Author ORCID Identifier
Date of Graduation
Genes and Development
Doctor of Philosophy (PhD)
Triple-negative breast cancer (TNBC) is an aggressive subtype that displays extensive intratumor heterogeneity and frequently (46%) develops resistance to neoadjuvant chemotherapy (NAC). Currently, the genomic basis of chemoresistance remains poorly understood. An important question is whether resistance to chemotherapy is driven by the selection of rare pre-existing subclones with genomic mutations and transcriptional programs that confer resistance to chemotherapy (adaptive resistance) or by the spontaneous induction of new mutations and expression changes that confer a resistant phenotype (acquired resistance). To investigate this question we applied single cell DNA and RNA sequencing methods and deep-exome sequencing to longitudinal time-point samples collected from a cohort of 20 TNBC patients. Deep-exome sequencing of the cohort at three time points revealed patterns of both clonal extinction and clonal persistence, with a subset of patients displaying adaptive selection of pre-existing rare mutations. Single-cell copy number profiling of 900 cells from 8 patients also identified an adaptive resistance model, wherein minor subclones from the pre-treatment tumors were selected and expanded in response to NAC. In contrast, single cell RNA sequencing of 6,862 cells from 8 patients identified subclones with chemoresistant phenotypes that were reprogrammed in response to NAC. These data suggest that chemoresistance at the genotypic level evolves through the selection of pre-existing point mutations and copy number changes, while chemoresistance at the phenotypic level evolves through the reprogramming of expression changes in signaling pathways associated with chemoresistance. These characterizations of adaptive and acquired resistance shed light on the evolutionary trajectory of chemoresistance in TNBC patients.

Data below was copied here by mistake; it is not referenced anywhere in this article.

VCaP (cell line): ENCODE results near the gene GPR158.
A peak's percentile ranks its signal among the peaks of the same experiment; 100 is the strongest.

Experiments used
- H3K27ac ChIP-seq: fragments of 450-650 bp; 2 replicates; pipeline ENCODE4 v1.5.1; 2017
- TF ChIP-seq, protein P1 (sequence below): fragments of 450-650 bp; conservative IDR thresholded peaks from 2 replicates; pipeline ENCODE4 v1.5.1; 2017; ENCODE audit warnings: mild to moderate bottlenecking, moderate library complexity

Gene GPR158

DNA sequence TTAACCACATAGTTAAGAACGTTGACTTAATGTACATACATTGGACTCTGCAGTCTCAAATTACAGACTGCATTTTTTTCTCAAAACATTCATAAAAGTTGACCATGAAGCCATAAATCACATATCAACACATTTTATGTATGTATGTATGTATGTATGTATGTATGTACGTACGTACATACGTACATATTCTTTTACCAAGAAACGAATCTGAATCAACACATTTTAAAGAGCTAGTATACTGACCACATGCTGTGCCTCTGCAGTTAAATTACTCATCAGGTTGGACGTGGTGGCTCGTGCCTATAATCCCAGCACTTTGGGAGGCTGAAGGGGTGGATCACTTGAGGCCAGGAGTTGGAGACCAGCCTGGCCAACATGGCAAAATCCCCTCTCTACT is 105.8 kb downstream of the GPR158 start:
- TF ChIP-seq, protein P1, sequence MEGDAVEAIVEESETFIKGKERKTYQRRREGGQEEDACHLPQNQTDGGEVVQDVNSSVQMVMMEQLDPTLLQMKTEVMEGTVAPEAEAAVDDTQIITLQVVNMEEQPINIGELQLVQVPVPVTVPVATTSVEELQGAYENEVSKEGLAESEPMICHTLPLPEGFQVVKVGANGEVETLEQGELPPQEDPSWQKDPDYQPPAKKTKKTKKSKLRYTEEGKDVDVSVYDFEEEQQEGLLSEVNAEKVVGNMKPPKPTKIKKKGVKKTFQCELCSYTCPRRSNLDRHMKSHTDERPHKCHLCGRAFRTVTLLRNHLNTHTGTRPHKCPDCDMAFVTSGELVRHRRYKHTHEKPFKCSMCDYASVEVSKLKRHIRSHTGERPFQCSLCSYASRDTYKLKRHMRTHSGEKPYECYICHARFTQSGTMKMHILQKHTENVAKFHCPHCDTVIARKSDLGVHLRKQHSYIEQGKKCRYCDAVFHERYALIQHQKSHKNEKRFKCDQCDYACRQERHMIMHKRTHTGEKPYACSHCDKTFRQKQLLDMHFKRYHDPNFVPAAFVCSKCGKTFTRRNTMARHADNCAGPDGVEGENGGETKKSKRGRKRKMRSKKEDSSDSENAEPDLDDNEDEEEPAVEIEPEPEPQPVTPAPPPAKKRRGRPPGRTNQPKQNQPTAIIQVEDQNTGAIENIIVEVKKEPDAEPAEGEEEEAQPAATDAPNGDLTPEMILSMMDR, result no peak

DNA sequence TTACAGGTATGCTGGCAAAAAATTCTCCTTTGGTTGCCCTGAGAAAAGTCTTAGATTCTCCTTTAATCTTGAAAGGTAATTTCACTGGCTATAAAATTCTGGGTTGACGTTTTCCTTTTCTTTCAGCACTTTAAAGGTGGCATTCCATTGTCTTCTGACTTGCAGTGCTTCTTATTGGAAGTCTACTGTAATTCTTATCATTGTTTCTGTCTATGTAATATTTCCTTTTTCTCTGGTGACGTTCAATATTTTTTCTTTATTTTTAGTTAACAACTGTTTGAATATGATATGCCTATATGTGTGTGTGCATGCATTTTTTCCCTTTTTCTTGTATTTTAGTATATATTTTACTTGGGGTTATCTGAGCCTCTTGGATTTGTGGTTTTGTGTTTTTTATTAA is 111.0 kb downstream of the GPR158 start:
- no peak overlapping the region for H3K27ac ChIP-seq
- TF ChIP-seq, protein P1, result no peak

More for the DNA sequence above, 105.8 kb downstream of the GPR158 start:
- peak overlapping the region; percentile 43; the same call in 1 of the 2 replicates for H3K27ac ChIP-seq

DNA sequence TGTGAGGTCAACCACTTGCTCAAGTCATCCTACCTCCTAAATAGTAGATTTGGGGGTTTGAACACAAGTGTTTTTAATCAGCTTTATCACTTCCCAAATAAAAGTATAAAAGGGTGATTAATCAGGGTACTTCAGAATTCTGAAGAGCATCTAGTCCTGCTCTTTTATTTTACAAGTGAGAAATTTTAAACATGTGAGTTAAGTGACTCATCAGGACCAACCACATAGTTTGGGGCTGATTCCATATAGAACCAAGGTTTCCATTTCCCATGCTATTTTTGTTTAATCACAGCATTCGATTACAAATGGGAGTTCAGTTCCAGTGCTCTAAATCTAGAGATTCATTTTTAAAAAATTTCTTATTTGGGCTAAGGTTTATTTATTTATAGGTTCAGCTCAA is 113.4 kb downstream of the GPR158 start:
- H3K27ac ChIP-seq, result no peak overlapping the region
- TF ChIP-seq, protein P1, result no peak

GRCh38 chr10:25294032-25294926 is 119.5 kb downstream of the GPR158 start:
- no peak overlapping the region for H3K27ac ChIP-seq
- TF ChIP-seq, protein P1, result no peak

genomics, breast cancer, single cell sequencing, chemoresistance, heterogeneity